Vitamin D replacement in children, adolescents and pregnant women in the Middle East and North Africa: A systematic review and meta-analysis of randomized controlled trials.
Metabolism. 2017 May;70:160-176. doi: 10.1016/j.metabol.2017.02.009. Epub 2017 Feb 16.
Chakhtoura M1, El Ghandour S2, Shawwa K3, Akl EA4, Arabi A5, Mahfoud Z6, Habib R3, Hoballah H2, El Hajj Fuleihan G5.
- Overview Vitamin D Dose-Response
At least 9,600 IU is needed to get most pregnant women to a useful 40 ng
More could be needed if dark skin, obese, etc.
Different form is needed if poor digestion, etc,
Pregnancy category starts with
- see also
- Overview Pregnancy and vitamin D
- Healthy pregnancies need lots of vitamin D
- Dark skin births are much riskier due to lack of vitamin D,
- All items in category Infant/Child
- breastfed 887 items as of Jan 2018
- Preeclampsia 825 items as of Jan 2018
- Pre-term 2110 items as of Feb 2017
- "polycystic ovary syndrome" OR PCOS 303 items as of Jan 2018
- Gestational Diabetes
- c-section OR "caesarean section" (various spellings) 242 items as of Feb 2017
- postpartum depression 129 items as of Jan 2018
- Search VitaminDiiki for MISCARRIAGE OR "Spontaneous abortion" 339 items as of Jan 2018
- Search VitaminDWiki for "Assisted reproduction" 33 items as of Feb 2017
- Fertility and Sperm category listing has
83 items along with related searches
- (Stunting OR “low birth weight” OR LBW) 505 items as of Jan 2018
- Click on chart for details
Hypovitaminosis D affects one-third to two-thirds of children and pregnant women from the Middle East and North Africa (MENA) region.
To evaluate in infants, children, adolescents and pregnant women, from the MENA region, the effect of supplementation with different vitamin D doses on the change in 25-hydroxyvitamin D 25(OH)D level reached, and other skeletal and non-skeletal outcomes.
This is a systematic review of randomized controlled trials of vitamin D supplementation conducted in the MENA region. We conducted a comprehensive literature search in 7 databases, without language or time restriction, until November 2016. Two reviewers abstracted data from the included studies, independently and in duplicate. We calculated the mean difference (MD) and 95% CI of 25(OH)D level reached when at least 2 studies were eligible in each comparison (low (<800IU), intermediate (800-2000IU) or high (>2000IU) daily dose of vitamin D, or placebo). We pooled data using RevMan version 5.3.
We identified a total of 15 eligible trials: one in infants, 4 in children and adolescents and 10 in pregnant women. In children and adolescents, an intermediate vitamin D dose (1901IU/d), resulted in a mean difference in 25(OH)D level of 13.5 (95% confidence interval (CI) 8.1-18.8) ng/ml, compared to placebo, favoring the intermediate dose (p<0.001). The proportion of children and adolescents reaching a 25(OH)D level≥ 20ng/ml was 74% in the intermediate dose group. In pregnant women, four trials started supplementation at 12-16weeks of gestation and continued until delivery, and six trials started supplementation at 20-28weeks' gestation and stopped it at delivery. The MD in 25(OH)D level reached was 8.6 (95% CI 5.3-11.9) ng/ml (p<0.001) comparing the high dose (3662IU/d) to the intermediate dose (1836IU/d), and 12.3 (95% CI 6.4-18.2) ng/ml (p<0.001), comparing the high dose (3399IU/d) to the low dose (375IU/d). Comparing the intermediate (1832IU/d) to the low dose (301IU/d), the MD in 25(OH)D level achieved was 7.8 (95% CI 4.5-10.8) ng/ml (p<0.001).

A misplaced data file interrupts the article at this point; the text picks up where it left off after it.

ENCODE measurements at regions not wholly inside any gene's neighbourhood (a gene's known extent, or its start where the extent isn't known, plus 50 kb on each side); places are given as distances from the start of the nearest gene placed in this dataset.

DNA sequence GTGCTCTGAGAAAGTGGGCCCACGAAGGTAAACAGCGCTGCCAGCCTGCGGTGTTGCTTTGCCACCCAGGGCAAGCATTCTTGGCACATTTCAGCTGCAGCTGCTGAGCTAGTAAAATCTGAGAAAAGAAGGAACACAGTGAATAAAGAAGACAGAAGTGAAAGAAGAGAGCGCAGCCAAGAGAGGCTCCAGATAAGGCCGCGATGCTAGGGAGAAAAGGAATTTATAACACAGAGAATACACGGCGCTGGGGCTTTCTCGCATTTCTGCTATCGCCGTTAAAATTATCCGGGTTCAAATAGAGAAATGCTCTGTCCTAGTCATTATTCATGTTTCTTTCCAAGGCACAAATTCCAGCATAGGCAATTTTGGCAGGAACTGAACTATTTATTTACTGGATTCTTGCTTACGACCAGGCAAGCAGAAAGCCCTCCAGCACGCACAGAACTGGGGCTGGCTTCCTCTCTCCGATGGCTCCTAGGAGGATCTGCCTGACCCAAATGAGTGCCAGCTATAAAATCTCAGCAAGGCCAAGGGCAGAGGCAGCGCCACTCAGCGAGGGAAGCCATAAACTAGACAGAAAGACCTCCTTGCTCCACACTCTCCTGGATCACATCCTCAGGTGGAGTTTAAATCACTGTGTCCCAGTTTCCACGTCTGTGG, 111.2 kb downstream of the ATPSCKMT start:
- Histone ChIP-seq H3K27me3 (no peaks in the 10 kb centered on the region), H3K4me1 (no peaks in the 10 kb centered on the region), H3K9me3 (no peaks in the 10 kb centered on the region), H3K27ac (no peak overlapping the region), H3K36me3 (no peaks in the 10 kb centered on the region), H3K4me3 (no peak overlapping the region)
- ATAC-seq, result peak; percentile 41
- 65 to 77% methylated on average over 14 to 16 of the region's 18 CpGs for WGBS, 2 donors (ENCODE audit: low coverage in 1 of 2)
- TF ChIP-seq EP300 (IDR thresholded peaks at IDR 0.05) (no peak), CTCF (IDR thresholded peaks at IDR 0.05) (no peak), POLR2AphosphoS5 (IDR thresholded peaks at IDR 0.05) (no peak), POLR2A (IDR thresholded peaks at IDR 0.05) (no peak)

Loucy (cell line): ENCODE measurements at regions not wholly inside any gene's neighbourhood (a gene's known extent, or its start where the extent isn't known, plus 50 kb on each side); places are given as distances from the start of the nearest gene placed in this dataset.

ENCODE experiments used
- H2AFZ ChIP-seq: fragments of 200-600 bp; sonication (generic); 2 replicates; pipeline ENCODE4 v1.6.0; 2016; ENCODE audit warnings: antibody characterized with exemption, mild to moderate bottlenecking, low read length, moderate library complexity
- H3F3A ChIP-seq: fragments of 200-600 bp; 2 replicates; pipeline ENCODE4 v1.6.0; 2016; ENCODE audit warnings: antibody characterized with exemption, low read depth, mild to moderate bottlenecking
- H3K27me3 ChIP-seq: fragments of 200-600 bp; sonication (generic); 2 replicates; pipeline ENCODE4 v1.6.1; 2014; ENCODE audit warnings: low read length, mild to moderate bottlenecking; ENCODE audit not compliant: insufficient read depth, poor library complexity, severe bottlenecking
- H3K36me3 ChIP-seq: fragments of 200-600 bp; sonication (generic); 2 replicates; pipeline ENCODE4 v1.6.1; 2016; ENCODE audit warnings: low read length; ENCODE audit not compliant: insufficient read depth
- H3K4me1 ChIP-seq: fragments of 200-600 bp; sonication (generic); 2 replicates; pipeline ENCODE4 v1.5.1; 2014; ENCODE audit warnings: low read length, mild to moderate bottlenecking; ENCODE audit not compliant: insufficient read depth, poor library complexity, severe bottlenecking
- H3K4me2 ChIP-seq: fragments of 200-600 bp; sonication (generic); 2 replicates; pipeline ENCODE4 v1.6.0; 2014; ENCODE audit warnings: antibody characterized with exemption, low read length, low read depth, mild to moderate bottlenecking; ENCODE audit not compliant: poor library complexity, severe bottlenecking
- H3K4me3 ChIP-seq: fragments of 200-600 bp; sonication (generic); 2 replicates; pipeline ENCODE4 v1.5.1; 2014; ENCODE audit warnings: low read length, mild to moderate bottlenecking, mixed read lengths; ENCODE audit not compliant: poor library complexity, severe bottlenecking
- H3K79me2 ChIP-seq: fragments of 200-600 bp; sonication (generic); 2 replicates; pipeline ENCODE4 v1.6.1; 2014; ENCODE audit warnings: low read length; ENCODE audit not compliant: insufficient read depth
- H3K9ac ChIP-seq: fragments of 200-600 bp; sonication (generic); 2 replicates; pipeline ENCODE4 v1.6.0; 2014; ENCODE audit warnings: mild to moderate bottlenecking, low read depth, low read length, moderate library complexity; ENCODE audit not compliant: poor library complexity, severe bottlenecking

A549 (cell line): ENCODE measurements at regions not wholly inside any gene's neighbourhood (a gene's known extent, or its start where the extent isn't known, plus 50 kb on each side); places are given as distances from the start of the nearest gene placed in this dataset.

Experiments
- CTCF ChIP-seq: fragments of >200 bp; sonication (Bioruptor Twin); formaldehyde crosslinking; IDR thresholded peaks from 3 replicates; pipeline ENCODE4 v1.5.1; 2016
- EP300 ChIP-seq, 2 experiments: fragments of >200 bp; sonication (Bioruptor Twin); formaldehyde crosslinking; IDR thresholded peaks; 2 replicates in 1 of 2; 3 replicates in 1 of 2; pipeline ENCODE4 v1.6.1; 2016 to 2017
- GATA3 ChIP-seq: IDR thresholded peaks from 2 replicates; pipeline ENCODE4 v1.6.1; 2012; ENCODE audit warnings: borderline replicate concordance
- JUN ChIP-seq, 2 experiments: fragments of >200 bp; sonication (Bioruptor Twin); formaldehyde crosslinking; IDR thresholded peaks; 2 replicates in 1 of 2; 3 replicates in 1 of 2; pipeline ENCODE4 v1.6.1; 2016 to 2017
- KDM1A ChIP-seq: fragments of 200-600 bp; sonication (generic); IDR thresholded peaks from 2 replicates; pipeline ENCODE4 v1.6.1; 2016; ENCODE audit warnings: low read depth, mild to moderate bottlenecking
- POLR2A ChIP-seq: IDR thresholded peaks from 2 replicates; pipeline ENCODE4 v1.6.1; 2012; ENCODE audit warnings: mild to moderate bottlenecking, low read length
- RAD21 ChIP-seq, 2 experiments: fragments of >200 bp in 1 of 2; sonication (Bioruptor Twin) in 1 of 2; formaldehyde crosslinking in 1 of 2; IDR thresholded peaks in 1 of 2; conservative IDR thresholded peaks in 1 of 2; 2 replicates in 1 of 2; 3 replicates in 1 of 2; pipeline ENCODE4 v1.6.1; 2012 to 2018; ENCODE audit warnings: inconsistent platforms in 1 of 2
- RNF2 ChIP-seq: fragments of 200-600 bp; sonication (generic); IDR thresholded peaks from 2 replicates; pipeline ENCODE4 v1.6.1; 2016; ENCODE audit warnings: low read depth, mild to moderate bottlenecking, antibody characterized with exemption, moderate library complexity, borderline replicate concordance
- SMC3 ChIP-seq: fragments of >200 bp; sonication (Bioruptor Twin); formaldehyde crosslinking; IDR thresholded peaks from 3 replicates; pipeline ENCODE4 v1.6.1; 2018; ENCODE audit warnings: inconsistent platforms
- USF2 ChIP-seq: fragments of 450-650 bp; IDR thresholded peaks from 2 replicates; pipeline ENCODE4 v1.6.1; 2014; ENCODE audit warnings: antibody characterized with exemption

The proportion of pregnant women reaching a 25(OH)D level≥20ng/ml was 80%-90%, 73% and 27%-43% in the high, intermediate, and low dose groups, respectively. The risk of bias in the included studies, for children, adolescents and pregnant women, ranged from low to high across all doamins.
In children, adolescents and pregnant women from the MENA, an intermediate vitamin D dose of 1000-2000IU daily may be necessary to allow for the majority of the population to reach a desirable 25(OH)D level of 20ng/ml. Further high quality RCTs are required to confirm/refute the beneficial impact of vitamin D supplementation on various clinically important outcomes.
PMID: 28403940 DOI: 10.1016/j.metabol.2017.02.009
217 visitors, last modified 22 Nov, 2017, URL: